Toby is back! From his “police seminar,” which is a real thing that infant police officers get to attend. Spencer is instantly evasive, even though Toby pulls a line like a swanky ’50s detective: “We don’t do secrets, you and me.”
Mike Montgomery is also back! He comes to Aria, freaking out because he hasn’t talked to Mona since she was “dead.” Aria says she didn’t tell Mona not to contact him. He goes to talk to Mona, who feels stupid because her fake-death plan with all the blood vials didn’t really work, and after some very soap opera-worthy dialogue (“Yeah, I’m pissed as hell at you.” “Yeah, it matters.” “Not to me, not now. All that matters is that you’re alive.” “Look at me, Mona.” *kiss*), they decide to give ol’ M&M another go.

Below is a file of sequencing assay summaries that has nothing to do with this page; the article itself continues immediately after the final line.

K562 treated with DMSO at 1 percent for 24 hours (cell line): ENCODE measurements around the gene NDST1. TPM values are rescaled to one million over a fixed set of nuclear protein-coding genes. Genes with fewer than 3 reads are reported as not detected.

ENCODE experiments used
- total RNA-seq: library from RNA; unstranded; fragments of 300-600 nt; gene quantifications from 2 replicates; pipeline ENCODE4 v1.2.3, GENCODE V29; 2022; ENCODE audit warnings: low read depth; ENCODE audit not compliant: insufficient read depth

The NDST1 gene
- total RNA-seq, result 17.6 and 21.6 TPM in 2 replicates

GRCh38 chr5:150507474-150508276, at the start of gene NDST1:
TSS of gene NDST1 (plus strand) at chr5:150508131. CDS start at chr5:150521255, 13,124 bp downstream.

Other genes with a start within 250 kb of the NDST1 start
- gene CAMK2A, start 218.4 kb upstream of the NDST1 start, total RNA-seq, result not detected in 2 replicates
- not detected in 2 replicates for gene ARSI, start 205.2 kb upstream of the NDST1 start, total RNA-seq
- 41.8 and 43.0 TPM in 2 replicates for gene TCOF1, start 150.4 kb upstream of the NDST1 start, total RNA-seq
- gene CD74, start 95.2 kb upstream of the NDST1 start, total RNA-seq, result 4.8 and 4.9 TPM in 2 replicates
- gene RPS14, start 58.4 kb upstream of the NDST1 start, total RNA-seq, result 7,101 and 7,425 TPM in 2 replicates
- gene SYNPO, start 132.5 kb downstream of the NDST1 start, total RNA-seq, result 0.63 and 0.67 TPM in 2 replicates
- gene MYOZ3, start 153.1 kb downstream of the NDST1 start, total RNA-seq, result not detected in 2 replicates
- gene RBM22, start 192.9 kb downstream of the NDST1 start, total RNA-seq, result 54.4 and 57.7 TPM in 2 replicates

Jason is also back! Lorenzo comes over to see Ali, but Jason tells him they’re out of town. “I tried calling her a couple times. She usually calls me back right away,” Lorenzo whines (a little). Jason goes into big brother mode: “I didn’t know you had a ‘usual,'” he sneers. There’s a creepy red balloon bobbing in the background, and when Lorenzo leaves, Jason finds a little blue plastic frog and an invitation for Charles DiLaurentis’ birthday party, advising him to “Come alone or not at all!” My notes at this point in the episode read: “WHAAAAT! What what what what!” so clearly, this was a great scene. PLL is at its best when there is danger around every corner, and this card, paired with Mr. D’s from last week, gives us a definite indication of at least some sort of action!
I am surprised at Charles’ openness, though. It seems like he’s totally fine identifying himself now—yes, it’s to his family, but really, he’s just going to walk around a heavily-patrolled house leaving notes with his full name written out on them? With red, floaty balloons? He might as well walk around wearing an “A” on his back, right? There were cops in the driveway, not to mention a Lorenzo on the porch. No one thought to look at the single red balloon on the porch? AMATEURS!